Predictive search features aid the functionality of your search bar considerably. If a user isn’t sure what he/she is searching for, or if he/she only knows a piece of the information necessary to perform a search, a predictive search populating function can fill in the rest of the puzzle. This can also be extremely useful in helping users with typos or misspellings. If a user returns no results for a mistyped query, he/she may leave, but if your search bar corrects the query, you can avoid the problem altogether.
Filters are great for product-oriented searches, but you may not find it useful for other types of onsite search. Filters are essentially options that your users can toggle on and off when searching for a product. For example, if a user searches for “shirts,” pop-up filters can allow the user to refine that search based on shirt size, price range, gender, style, and color. The type of filters you include will vary based on your industry and the types of products that are most popular on your site.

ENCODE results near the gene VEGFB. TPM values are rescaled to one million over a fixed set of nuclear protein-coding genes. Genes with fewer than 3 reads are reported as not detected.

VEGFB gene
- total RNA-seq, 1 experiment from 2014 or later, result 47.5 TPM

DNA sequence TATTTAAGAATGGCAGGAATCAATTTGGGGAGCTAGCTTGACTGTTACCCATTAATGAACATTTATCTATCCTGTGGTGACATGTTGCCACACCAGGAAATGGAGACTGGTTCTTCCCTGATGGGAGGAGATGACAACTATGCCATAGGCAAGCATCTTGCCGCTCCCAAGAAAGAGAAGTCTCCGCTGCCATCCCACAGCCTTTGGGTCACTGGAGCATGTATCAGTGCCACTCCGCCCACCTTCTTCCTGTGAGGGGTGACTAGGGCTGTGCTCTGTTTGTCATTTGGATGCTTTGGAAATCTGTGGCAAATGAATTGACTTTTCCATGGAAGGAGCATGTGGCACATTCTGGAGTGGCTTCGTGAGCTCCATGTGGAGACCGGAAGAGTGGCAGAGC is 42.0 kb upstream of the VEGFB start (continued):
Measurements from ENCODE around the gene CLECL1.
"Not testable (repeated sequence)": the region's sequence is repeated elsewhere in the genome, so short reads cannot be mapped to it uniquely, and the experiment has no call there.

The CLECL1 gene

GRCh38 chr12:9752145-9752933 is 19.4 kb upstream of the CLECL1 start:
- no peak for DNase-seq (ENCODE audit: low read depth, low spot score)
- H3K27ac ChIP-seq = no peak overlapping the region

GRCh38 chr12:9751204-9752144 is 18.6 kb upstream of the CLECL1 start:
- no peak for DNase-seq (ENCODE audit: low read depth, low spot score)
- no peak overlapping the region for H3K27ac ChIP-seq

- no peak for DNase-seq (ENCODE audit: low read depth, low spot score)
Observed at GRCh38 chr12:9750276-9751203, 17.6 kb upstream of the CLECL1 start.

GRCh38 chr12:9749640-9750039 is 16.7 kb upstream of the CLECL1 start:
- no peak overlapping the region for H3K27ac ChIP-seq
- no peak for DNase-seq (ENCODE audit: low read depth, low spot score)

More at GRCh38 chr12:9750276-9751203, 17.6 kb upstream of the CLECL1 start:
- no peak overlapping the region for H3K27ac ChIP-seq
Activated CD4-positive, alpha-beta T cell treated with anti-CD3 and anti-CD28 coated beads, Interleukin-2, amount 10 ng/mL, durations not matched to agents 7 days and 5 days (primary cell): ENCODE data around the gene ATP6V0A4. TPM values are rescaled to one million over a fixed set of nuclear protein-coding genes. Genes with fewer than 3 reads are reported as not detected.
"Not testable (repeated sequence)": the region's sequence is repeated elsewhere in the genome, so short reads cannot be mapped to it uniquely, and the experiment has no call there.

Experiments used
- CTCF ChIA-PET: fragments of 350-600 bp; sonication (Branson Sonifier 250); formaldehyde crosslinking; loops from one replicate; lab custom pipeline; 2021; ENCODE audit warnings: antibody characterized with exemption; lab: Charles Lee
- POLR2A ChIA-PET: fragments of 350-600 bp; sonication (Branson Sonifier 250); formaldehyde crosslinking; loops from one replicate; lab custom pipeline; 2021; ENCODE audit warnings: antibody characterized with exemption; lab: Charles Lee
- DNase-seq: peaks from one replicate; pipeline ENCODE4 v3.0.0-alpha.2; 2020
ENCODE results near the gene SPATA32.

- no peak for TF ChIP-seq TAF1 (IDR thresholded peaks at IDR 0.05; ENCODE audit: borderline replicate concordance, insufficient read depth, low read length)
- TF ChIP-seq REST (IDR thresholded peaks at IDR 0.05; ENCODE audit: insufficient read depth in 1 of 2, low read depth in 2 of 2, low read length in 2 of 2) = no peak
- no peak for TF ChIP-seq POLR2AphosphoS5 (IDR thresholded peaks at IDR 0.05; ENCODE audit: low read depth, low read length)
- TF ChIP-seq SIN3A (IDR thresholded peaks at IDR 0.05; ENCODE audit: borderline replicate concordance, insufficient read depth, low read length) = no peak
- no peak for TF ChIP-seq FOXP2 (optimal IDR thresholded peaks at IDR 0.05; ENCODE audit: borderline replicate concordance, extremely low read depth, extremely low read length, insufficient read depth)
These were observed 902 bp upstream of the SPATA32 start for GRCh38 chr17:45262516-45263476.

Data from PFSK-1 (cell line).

This is especially useful for product-oriented searches, but any search that features pages or products in categories and subcategories can benefit from it. For example, if a user starts by searching for a category of products, then drills down into a subcategory, a breadcrumbs-style mini navigation at the top of the search results page can help the user get back to the beginning of the process easily. It can decrease bounce rates and recover possible sales when the user doesn’t immediately find what he/she is looking for.
Semantic search is a sophisticated search function that analyzes the intent behind a user query rather than analyzing the keywords they input at face value. This is becoming increasingly important as fewer people rely on keyword-based searches and more users rely on full phrases. If you can develop a semantic search functionality into your onsite search function, you’ll be able to give more accurate, relevant results for long-tail user queries.